“S”

Whenever she looked out her window, she saw a big “S” on the red brick building across from her. Just one letter, a simple one, with a serif on either end. It wasn’t the most innocent or joyful of letters; “snakes” and “sadness” and “sordid” all began with it, and she couldn’t help thinking of those and other harsh words whenever she looked at her “S.”

But not everyone had a big, two-story-tall letter painted on the building across the street. She could tell it was that large because she could see the windows next to it. Okay, so maybe it was only one-and-a-half stories tall, but it was up around the tenth or eleventh floor, and everything looks bigger higher up. Or so she thought at least.

It was kind of like Stephen (another “S”, she always reminded herself) who was so beautiful and seemed so majestic. He was tall, and his head was disproportionately large for his body. But she couldn’t help being attracted to him, daydreaming about him, adding the letters to his name to her view of “S.” Stephen, for his part, didn’t know she existed because they’d never been introduced. In fact, his name wasn’t actually Stephen, it was Pedro, but she’d given him a name of her own after she’d seen him at the bagel shop on the corner for the fourth morning in a row.

She wasn’t an obsessive person, no, you couldn’t say that exactly, she thought, but she was definitely aware, and self-aware as well, and she knew there was a certain obsessive quality to her fascination with her “S.” Especially when she knew there must be more letters painted up there, hidden from her by the jut of another building that was angled just right to show her the one “S” and nothing else. She wondered whether she’d ever see the thing, the letter or the entire word, from street level and see what it was referring to. The thought was terrifying.

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Big Apple, Small Room

It took me a while to convince my mother that our apartment wasn’t twenty-five square feet. I needed to remind her that if it was, that would mean it was the size of my aunts’ terrace.

Nevertheless, the space is small, the bed slopes, the internet is having issues, the shower-curtain smells suspiciously of new plastic (was there blood on the previous one? Is that why it was changed so recently) and the air-conditioning not so much hums as grunts and complains loudly that its back is hurting. We shut the poor thing off and slept with the windows open.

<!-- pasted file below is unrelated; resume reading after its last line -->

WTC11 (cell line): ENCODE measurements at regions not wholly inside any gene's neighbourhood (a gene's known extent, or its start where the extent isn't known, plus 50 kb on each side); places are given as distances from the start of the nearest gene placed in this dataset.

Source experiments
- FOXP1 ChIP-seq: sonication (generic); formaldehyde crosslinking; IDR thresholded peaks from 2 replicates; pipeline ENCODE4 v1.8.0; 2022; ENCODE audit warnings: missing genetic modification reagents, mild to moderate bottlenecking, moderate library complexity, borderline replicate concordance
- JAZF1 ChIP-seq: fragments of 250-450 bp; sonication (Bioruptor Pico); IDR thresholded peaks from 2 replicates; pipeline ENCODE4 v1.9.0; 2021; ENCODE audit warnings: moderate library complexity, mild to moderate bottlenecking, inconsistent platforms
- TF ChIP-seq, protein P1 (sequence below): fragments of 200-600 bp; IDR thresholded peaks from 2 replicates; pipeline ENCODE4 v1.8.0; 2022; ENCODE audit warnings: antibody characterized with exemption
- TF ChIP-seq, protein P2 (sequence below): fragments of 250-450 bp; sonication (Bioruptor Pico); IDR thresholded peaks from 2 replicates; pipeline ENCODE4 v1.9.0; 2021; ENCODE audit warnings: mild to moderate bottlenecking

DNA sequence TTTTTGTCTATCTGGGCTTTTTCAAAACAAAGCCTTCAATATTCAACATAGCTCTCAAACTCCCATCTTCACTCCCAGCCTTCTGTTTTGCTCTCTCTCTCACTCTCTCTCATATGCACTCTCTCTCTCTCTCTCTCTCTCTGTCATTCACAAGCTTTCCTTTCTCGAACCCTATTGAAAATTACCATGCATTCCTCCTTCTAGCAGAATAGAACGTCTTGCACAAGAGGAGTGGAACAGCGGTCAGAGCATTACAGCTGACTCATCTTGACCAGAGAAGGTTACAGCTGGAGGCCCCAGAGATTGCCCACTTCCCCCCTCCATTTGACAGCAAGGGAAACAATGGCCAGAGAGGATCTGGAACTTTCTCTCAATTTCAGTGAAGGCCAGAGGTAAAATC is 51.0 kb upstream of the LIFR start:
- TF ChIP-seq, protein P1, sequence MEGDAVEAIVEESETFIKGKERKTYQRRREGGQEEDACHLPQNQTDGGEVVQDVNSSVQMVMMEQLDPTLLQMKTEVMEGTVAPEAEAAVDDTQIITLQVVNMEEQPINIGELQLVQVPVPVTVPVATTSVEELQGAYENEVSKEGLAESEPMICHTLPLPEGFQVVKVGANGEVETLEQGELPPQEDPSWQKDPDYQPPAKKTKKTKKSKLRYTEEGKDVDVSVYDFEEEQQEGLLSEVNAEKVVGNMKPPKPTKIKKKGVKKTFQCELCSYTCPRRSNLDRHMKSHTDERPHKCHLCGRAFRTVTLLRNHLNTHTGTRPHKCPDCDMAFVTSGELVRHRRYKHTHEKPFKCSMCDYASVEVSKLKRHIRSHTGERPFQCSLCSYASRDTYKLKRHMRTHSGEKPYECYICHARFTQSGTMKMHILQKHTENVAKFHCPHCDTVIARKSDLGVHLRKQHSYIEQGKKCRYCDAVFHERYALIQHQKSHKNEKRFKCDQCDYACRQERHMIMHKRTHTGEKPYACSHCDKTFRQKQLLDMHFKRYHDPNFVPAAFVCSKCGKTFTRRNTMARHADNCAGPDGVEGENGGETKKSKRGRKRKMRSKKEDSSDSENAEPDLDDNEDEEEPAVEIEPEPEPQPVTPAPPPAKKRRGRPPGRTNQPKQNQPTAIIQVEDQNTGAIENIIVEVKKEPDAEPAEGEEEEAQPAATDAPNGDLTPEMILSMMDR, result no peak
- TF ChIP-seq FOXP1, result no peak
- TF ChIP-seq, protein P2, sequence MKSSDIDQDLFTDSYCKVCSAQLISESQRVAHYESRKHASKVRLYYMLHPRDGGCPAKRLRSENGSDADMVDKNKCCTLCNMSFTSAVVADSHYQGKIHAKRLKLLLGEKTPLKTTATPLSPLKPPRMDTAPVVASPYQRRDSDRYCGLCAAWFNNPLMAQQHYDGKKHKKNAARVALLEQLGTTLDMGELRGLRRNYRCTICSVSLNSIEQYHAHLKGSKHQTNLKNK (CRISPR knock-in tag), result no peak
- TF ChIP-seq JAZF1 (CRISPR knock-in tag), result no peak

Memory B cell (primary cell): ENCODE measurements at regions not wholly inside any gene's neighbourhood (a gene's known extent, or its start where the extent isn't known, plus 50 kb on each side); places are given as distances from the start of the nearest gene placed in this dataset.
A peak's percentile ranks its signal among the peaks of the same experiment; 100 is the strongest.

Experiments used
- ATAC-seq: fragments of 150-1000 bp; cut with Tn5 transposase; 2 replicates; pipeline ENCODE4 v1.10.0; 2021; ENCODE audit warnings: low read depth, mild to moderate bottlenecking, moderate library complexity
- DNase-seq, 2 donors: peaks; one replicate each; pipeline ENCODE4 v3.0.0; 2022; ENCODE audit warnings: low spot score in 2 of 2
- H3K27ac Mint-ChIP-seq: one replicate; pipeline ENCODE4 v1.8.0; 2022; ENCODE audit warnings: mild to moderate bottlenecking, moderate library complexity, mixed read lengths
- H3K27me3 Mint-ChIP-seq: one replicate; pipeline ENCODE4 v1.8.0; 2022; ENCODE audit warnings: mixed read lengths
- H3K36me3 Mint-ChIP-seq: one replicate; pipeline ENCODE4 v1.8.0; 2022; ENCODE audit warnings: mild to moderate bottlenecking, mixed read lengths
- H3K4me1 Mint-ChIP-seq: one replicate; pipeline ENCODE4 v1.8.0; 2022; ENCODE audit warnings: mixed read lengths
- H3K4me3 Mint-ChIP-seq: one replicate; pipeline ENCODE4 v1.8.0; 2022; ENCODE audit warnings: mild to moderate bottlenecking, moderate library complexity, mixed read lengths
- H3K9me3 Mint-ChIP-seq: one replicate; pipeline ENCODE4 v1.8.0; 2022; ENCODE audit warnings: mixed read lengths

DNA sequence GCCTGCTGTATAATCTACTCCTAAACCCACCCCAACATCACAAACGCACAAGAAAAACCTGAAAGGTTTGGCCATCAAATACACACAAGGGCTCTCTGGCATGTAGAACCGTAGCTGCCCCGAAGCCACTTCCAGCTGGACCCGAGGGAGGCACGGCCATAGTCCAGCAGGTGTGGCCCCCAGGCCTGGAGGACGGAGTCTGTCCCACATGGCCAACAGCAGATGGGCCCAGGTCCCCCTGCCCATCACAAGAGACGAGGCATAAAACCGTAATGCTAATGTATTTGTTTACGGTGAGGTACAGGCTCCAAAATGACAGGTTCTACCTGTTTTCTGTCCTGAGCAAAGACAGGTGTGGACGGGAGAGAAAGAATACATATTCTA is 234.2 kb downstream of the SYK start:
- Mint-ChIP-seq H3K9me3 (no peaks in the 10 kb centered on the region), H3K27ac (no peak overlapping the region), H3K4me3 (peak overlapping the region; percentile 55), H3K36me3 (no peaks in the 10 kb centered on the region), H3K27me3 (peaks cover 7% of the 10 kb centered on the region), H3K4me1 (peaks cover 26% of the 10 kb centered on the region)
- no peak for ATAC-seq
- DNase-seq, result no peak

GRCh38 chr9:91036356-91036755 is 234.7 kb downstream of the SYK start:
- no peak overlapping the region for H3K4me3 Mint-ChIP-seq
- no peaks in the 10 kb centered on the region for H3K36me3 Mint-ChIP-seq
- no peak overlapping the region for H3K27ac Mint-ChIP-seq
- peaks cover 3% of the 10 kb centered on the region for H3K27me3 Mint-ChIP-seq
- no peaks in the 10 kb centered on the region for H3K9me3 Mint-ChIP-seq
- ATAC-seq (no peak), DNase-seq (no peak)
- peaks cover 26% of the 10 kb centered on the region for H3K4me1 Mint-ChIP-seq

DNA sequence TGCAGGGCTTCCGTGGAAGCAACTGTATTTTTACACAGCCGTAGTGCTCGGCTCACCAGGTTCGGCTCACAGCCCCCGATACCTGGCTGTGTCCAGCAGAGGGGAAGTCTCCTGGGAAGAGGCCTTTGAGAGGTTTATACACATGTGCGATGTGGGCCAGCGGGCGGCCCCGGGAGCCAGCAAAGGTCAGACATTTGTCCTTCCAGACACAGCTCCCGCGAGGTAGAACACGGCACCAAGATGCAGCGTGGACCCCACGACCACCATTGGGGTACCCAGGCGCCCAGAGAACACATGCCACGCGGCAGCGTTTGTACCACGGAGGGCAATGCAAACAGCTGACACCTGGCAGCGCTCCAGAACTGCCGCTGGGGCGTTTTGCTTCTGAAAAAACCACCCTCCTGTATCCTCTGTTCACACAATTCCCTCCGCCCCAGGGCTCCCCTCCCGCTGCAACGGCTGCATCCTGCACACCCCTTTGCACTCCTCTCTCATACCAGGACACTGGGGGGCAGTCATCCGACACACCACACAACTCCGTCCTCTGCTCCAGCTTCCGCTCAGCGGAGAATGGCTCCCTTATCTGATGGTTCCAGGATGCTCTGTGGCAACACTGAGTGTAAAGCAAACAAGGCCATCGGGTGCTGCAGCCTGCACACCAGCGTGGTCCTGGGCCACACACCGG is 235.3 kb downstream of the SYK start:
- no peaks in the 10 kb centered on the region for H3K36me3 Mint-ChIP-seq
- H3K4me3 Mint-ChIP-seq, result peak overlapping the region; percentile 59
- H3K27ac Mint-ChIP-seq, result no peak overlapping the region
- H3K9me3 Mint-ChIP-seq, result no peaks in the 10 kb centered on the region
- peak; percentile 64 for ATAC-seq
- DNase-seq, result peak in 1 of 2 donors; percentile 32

Does it sound like I’m complaining? Oh, dear me, no! Part of life in the big city is the itty-bitty one room apartments that make up those jigsaw puzzles of lights-in-windows that can be seen anywhere, always, because it never goes completely dark here. I heard something about some legendary blackout that happened sometime, but I can’t imagine it. How would people so addicted to their machines function?

Friends, good food, and fun awaits. Oh, yeah, and then school starts in a couple days. But until then, I’m going to make the most of this place.*

*By that, of course, I mean I’m going to go with my mom to read at the Highline park. But hey, that’s pretty dang adventurous for me!

I Don’t Do “Everything”

I’ve just finished watching an episode of House entitled “Private Lives.” In it, there’s a character who blogs. There are some very nice points raised in the episode about the community that can be found on the Internet as well as the friendship and connection between individuals through it. Of course, this being House, there are also some bad points raised – the character writes about everything she goes through in her daily life, meaning she has no secrets and nor does her husband, who she writes about regularly.

So this is the issue I’m raising. This “everything” issue. I’ve written many blogs before: in Tapuz [an Israeli site], in Live Journal, in Open Diary [and Teen Open Diary when it was still around], in Blogspot and finally here. As opposed to all the others, I opened this blog in order to serve a purpose – practicing writing and getting feedback on it. I found friends here, and so now I occasionally dip into my personal life and write openly in from my own, real first-person point of view – just like I’m doing now.